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While We Sleep, Our Mind Goes on an Amazing Journey / National Geographic
Nearly every night of our lives, we undergo a startling metamorphosis. Our brain profoundly alters its behavior and purpose, dimming our consciousness. For a while, we become almost entirely paralyzed. We can’t even shiver. Our eyes, however, periodically dart about behind closed lids as if seeing, and the tiny muscles in our middle ear, even in silence, move as though hearing. We are sexually stimulated, men and women both, repeatedly. We sometimes believe we can fly. We approach the frontiers of death. We sleep. Around 350 B.C., Aristotle wrote an essay, “On Sleep and Sleeplessness,” wondering just what we were doing and why. For the next 2,300 years no one had a good answer. In 1924 German psychiatrist Hans Berger invented the electroencephalograph, which records electrical activity in the brain, and the study of sleep shifted from philosophy to science. It’s only in the past few decades, though, as imaging machines have allowed ever deeper glimpses of the brain’s inner workings, that we’ve approached a convincing answer to Aristotle.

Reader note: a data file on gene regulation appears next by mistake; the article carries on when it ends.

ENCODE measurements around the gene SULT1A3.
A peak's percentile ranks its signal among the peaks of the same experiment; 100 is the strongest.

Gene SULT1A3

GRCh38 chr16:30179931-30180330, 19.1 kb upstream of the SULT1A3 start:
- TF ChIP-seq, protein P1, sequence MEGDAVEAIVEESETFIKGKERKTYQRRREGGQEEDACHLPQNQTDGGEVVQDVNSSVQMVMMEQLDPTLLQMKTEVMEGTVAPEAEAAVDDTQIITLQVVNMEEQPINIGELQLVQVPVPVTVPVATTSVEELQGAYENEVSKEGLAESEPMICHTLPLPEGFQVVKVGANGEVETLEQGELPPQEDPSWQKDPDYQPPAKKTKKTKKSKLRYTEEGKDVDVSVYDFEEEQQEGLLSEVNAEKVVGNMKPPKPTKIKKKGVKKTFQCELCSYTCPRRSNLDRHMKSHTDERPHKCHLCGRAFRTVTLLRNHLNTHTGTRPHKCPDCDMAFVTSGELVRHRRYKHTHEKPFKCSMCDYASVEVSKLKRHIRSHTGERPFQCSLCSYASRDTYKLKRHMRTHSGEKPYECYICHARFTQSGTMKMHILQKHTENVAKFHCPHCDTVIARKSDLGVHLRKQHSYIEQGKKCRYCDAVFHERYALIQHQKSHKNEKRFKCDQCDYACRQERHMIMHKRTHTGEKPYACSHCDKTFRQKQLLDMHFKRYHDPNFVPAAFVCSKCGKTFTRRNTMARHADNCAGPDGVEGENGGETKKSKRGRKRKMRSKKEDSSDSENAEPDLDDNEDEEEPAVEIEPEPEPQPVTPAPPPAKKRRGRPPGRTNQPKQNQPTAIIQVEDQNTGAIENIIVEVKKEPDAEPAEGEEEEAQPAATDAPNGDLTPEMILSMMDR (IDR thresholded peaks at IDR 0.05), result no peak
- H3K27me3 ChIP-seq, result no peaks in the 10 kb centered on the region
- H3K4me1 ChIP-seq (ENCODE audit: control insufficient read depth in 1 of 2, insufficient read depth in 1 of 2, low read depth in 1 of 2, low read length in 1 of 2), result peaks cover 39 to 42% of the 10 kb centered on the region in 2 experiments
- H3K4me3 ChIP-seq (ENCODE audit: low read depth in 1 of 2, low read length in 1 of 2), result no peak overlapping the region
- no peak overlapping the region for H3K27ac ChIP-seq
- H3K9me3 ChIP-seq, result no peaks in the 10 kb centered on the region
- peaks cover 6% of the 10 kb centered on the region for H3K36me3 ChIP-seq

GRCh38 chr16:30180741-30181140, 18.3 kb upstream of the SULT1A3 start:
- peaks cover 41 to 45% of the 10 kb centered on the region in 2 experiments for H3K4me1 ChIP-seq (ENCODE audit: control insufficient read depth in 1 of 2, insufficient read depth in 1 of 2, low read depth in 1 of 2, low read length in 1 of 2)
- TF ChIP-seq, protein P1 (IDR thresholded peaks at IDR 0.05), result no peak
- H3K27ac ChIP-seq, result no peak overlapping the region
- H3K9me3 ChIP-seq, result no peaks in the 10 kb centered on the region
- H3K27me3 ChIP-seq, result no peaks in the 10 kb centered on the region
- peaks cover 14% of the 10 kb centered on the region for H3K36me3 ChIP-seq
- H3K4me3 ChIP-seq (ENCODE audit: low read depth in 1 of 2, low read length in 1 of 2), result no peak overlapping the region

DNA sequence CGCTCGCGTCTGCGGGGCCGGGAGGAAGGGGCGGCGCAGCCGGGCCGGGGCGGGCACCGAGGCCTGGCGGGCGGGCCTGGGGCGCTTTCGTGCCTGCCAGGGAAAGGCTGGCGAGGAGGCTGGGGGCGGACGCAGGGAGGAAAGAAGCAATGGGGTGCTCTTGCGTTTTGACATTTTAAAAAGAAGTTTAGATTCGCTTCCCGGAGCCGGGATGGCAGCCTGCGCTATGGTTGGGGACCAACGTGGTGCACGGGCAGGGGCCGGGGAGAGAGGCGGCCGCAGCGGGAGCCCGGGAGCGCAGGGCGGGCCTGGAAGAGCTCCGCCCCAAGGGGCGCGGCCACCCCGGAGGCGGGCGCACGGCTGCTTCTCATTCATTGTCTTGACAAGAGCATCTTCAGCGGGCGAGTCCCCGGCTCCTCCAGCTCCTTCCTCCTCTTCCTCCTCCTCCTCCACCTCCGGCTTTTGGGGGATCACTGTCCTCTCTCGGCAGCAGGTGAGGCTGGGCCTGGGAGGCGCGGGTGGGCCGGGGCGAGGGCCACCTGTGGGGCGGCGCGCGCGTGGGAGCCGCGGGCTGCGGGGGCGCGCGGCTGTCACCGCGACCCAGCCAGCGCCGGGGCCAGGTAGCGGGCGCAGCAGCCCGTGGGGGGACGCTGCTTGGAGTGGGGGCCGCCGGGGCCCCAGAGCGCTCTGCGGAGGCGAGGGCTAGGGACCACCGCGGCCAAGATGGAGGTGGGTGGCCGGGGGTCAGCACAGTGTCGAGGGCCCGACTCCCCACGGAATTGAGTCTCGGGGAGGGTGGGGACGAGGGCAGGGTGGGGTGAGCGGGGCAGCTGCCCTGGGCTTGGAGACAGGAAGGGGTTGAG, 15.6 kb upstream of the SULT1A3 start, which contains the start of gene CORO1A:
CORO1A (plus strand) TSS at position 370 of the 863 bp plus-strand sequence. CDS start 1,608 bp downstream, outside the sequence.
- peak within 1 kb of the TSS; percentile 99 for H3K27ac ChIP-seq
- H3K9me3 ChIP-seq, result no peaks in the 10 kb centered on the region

Aly Raisman Takes the Floor / ESPN